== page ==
The new leadership of the European Commission has based its political and economic strategy on a series of structural reforms aimed at safeguarding the environment. Many countries, including Italy, have taken up the challenge, but what exactly is the European Green Deal?
Europe is planning its sustainable future
In 1933, US president Franklin Roosevelt announced to the nation that he was launching the New Deal, which was a series of structural reforms aimed at restoring and revitalising the US economy after the stock market crash in 1929.
Recalling this historical precedent, on 16 July 2019 Ursula von der Leyen opened her term as European Commission president by declaring that the time had come to welcome a new deal for the EU, adding the adjective "green" to emphasise that the new measures to be taken would be required to take environmental and climate sustainability into account.
The key passages of that historic speech include all the cornerstones of the Commission's future strategy. One of its main components is a European climate law with legally binding provisions aimed at reducing greenhouse gas emissions according to the limits set by international treaties (target to be reached by 2050); it also includes an investment plan for a sustainable Europe, a decisive call for change for citizens: "We must all do our part by adapting our way of travelling and living. We need a fair transition for all".
But what exactly is the deal based on?
The economic and environmental policies of the old continent have started to move in five main directions: efficiency, decarbonization, “circularisation”, digitalisation and reconversion. Among the many sectors involved, it was decided to focus on two strategic areas: digitalisation and sustainability.
While the concept of "digital independence" was introduced with reference to cyber security and Big Data (take the new study centre in Bologna as an example), as well as a series of other measures and investments that can be summarised in the Digital Europe 2021-2027 plan, the president also expressed her desire to make Europe the first carbon-free continent by 2050. This required a political figure with the powers to implement the new measures. It was therefore decided to supplement the old vice-presidency with an executive vice-president in charge of the European Green Deal, currently Frans Timmermans from the Netherlands.
Frans Timmermans speaks during a media conference on a new EU strategy on adaptation to climate change at EU headquarters in Brussels.
At the same time, the Sustainable Europe Investment Plan was established, a new framework programme that accompanied and complemented the nascent InvestEU fund, with the aim of unlocking private investment of up to one trillion euros over ten years for sustainable technologies and projects. One of the key measures is a change to the EIB, the European Investment Bank, which from January 2021 has stopped financing projects that use energy produced from fossil fuels. Although these measures are in some cases very complex and have various ramifications, we will try to briefly summarise the five guiding principles that guide the transition.
The first is efficiency, i.e. reducing the environmental impact of industrial processes. This process had already been set in motion, with the EU at the forefront; however, there is still much room for action. Directly linked to this is the need for decarbonization: European industry has embarked on a path to reduce CO2 emissions, focusing mainly on encouraging the use of electricity-based technologies. Where this is not feasible, no-carbon alternatives must be imagined. In this perspective, the use and diffusion of less polluting gases such as hydrogen and biogas seem to be one of the most viable options for Europe’s industrial policy. Of paramount importance, then, is circularisation, i.e. reusing and transforming as much waste material as possible, whether from industrial processes or other activities. The concept of circularity also has value in terms of energy, as it results in biofuels. In industrial transformation, digitalisation and automation will play a central role, all with a view to fair and socially sustainable transactions.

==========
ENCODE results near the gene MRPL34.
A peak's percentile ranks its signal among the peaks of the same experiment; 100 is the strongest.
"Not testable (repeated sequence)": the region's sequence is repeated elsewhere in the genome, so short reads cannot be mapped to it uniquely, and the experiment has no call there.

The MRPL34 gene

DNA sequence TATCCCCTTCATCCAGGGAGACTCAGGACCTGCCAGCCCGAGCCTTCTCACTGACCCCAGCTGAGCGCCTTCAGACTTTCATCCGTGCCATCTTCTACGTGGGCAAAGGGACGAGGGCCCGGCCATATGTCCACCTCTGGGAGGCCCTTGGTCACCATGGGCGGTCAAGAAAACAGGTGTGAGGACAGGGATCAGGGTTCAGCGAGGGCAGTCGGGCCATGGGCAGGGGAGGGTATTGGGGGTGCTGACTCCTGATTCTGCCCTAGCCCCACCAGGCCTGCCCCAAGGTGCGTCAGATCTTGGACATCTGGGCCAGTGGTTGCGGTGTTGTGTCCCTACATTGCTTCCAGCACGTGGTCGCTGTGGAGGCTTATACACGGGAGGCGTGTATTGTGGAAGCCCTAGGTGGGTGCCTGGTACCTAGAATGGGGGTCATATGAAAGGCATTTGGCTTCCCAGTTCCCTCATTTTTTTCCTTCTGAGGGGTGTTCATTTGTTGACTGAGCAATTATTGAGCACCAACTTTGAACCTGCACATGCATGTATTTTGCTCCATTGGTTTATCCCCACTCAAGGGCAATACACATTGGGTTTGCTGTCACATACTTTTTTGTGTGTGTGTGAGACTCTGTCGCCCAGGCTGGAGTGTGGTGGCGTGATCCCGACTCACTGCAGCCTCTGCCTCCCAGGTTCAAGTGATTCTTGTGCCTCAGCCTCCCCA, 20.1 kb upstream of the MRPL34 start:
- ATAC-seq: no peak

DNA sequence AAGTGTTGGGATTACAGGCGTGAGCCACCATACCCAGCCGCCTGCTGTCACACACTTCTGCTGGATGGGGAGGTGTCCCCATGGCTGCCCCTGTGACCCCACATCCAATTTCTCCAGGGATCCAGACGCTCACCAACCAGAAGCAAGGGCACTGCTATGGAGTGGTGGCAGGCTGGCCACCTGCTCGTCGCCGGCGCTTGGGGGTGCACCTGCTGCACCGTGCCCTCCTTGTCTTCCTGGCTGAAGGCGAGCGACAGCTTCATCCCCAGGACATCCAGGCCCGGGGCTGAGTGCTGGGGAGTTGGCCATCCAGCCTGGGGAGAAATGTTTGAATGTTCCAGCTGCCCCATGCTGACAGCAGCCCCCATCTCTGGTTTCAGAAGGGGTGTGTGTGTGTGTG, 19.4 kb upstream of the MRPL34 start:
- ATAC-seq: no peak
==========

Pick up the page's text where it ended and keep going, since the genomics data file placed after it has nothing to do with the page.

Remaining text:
A challenging but clear and achievable programme
The objective of implementing a new energy policy that ensures full environmental, social and economic sustainability on a national level is also enshrined in Italy’s new 2030 Integrated National Energy and Climate Plan, a tool being used in the transition process towards cleaner energy. With this in mind, the CIPE (Interministerial Committee on Economic Planning) was transformed into the CIPESS (Interministerial Committee on Economic Planning and Sustainable Development) in order to coordinate the economic activities of the government and local authorities through a sustainable lens.
In the short term, we have also seen more immediate measures, such as the implementation of the Experimental Mobility Voucher Programme, which financed the purchase of sustainable vehicles, and the home renovation bonus aimed at improving the energy efficiency of domestic dwellings by combating waste. Integrating the Green New Deal into all governments is of paramount importance to avoid undoing what has been achieved so far.
The author: Sabato Angieri
Graduated in European Literature at the University "La Sapienza" of Rome, he is a freelance journalist and editorial translator, he has collaborated in several cultural and artistic projects as an author and writer. He currently collaborates with Mediaduemila, Lonely Planet as an author and with Elliot Publishing.
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